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Visuals are impressive.
Players who load up Dark Arisen with a Dragonís Dogma save file on their system will be given one-hundred thousand RC, but even that gets whittled away quickly. Naturally the very best gear is located near the bottom of the island, and getting there wonít be easy. In Dragonís Dogma gear could be enhanced up to the point where it was dragon forged, but they can be further upgraded in Dark Arisen Ė if you have the money and items to do it.

Along with the superior gear, characters now have access to level-three skills, which is a step up from the level-two skills available in Dragonís Dogma. There are also a bunch of new augments for purchase, and they might just give you the edge you need. I swapped classes a number of times so Iím not sure exactly whatís new, but I think there was a couple that made it easier to climb on enemies, as well as increasing your strength when climbing.

I had a great deal of fun with Dark Arisen, and Iím glad it gave me a reason to play Dragonís Dogma again. However this leads to its one major issue - price. If youíve never played Dragonís Dogma before, Dark Arisen represents excellent value. You get the full original game plus the Bitterblack Island content for a mere $40.

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Dark Arisen includes the original game, but should have been released as an expansion too.
If youíre a returning player however, the deal is a lot less sweet. Youíre basically paying the same $40 as everyone else, but youíre only getting Bitterblack Island. $40 is a bit steep for what is effectively an expansion pack, even if the game takes around 10-12 hours to complete (and you may well play through multiple times). If Dark Arisen was available as just an expansion and cost $20 Iíd recommend it in a heartbeat, but at $40 you have to think carefullyÖ

The visuals are exactly the same now as they were one year ago when Dragonís Dogma was released. Thatís fine because they work just as well now as they did then. Bitterblack Island is a dark, intimidating place, which is just what the developers were aiming for. It does have a couple of issues though, most notably the clipping which sees large-enemies poke their head through the ceiling, or have their weak-spot disappear through a wall when they fall over. The layout of the labyrinth is also a little lazy, with many areas replicated exactly. Still, these are small issues and easily forgiven.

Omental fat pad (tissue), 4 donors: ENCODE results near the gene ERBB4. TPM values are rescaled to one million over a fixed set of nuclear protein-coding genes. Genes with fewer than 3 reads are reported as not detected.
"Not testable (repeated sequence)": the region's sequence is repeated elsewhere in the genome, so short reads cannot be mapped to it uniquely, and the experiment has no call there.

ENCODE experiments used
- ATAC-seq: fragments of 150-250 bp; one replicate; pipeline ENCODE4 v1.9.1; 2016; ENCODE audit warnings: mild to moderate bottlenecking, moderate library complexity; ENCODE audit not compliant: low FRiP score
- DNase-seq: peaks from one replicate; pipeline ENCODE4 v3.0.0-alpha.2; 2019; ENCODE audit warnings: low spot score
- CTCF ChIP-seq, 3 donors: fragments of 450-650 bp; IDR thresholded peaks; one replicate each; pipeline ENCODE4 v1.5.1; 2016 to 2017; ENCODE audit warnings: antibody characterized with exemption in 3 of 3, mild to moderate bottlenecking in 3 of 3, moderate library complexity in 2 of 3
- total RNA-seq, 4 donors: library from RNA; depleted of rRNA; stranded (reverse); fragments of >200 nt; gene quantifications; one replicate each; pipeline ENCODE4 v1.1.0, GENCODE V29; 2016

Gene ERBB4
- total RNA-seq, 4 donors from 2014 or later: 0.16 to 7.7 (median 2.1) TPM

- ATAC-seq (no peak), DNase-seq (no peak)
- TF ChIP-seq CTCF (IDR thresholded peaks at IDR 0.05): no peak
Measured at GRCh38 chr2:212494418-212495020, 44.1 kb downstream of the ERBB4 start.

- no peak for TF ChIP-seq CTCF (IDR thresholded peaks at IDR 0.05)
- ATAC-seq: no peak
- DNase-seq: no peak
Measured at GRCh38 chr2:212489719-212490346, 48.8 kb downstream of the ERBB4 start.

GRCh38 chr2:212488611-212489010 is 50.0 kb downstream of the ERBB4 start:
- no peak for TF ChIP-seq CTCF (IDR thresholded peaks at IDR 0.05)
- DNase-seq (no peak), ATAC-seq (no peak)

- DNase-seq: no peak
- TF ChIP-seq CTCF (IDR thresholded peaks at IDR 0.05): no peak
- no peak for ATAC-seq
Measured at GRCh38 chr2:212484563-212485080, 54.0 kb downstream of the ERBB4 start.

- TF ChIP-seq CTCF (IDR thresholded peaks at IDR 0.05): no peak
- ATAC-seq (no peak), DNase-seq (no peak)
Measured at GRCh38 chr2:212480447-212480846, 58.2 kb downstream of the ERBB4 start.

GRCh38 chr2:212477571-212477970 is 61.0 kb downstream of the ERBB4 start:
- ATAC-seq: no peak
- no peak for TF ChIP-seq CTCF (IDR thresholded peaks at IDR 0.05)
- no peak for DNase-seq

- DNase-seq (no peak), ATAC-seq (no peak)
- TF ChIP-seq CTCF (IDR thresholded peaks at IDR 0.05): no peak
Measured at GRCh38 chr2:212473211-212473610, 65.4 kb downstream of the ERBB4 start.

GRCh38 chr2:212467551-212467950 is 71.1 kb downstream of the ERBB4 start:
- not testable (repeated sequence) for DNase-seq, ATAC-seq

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Upgrading weapons in Dark Arisen
The music is great and definitely enhances the atmosphere. Your pawns chatter away happily, giving you a good idea of what to expect from the area ahead. They still tend to repeat themselves, but itís never too bad. The one knock on the music is that sometimes one tune will play throughout a fight, and when the fight lasts forty minutes or so it can get a bit annoying.

As I said during the review, I had a blast with Dark Arisen and Iím glad it gave me a reason to dust off Dragonís Dogma. If youíve never played Dragonís Dogma before I heartily recommend picking up Dark Arisen. Itís cheap as chips and has a lot of new content. However if you already own Dragonís Dogma, itís a tougher sell. $40 for 10-12 hours of content seems over-priced, even though itís a lot of fun.

Review By: Mike Allison

GRAPHICSEnemy design is still great, but the clipping issue negatively impacts some fights.
SOUNDEerie tunes help set the atmosphere wonderfully, and the pawns are entertaining companions.
GAMEPLAYFighting large-scale beasts is as much fun now as it was a year ago. Like Dark Souls you get a real feeling of accomplishment when you beat the tougher opponents.
VALUEThis gets a huge thumbs up if you donít own Dragonís Dogma. If you already own Dragonís Dogma though, take off 30%.
OVERALLDragonís Dogma Dark Arisen is a fun and challenging game. Having the option to purchase it as an expansion pack would have been a wise move though.